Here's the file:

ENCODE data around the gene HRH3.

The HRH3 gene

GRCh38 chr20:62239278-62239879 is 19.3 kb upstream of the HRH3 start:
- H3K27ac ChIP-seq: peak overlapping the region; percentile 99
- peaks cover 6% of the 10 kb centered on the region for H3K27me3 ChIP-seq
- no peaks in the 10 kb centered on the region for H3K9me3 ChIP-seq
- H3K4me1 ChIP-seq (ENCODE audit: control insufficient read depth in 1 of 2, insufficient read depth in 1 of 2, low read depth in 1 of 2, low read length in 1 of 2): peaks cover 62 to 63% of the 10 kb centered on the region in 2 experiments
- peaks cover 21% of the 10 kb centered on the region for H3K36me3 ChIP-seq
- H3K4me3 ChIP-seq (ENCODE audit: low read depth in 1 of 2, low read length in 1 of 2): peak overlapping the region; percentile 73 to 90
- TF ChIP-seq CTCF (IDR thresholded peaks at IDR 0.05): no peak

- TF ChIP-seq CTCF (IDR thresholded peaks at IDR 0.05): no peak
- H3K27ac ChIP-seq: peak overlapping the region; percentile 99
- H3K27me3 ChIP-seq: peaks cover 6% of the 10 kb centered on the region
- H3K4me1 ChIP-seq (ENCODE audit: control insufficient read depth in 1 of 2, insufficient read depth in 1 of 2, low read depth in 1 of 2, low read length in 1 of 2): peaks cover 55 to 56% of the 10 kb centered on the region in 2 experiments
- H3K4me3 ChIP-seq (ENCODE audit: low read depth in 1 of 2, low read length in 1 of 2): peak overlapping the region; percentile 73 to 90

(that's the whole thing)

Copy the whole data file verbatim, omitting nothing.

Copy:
ENCODE data around the gene HRH3.

The HRH3 gene

GRCh38 chr20:62239278-62239879 is 19.3 kb upstream of the HRH3 start:
- H3K27ac ChIP-seq: peak overlapping the region; percentile 99
- peaks cover 6% of the 10 kb centered on the region for H3K27me3 ChIP-seq
- no peaks in the 10 kb centered on the region for H3K9me3 ChIP-seq
- H3K4me1 ChIP-seq (ENCODE audit: control insufficient read depth in 1 of 2, insufficient read depth in 1 of 2, low read depth in 1 of 2, low read length in 1 of 2): peaks cover 62 to 63% of the 10 kb centered on the region in 2 experiments
- peaks cover 21% of the 10 kb centered on the region for H3K36me3 ChIP-seq
- H3K4me3 ChIP-seq (ENCODE audit: low read depth in 1 of 2, low read length in 1 of 2): peak overlapping the region; percentile 73 to 90
- TF ChIP-seq CTCF (IDR thresholded peaks at IDR 0.05): no peak

- TF ChIP-seq CTCF (IDR thresholded peaks at IDR 0.05): no peak
- H3K27ac ChIP-seq: peak overlapping the region; percentile 99
- H3K27me3 ChIP-seq: peaks cover 6% of the 10 kb centered on the region
- H3K4me1 ChIP-seq (ENCODE audit: control insufficient read depth in 1 of 2, insufficient read depth in 1 of 2, low read depth in 1 of 2, low read length in 1 of 2): peaks cover 55 to 56% of the 10 kb centered on the region in 2 experiments
- H3K4me3 ChIP-seq (ENCODE audit: low read depth in 1 of 2, low read length in 1 of 2): peak overlapping the region; percentile 73 to 90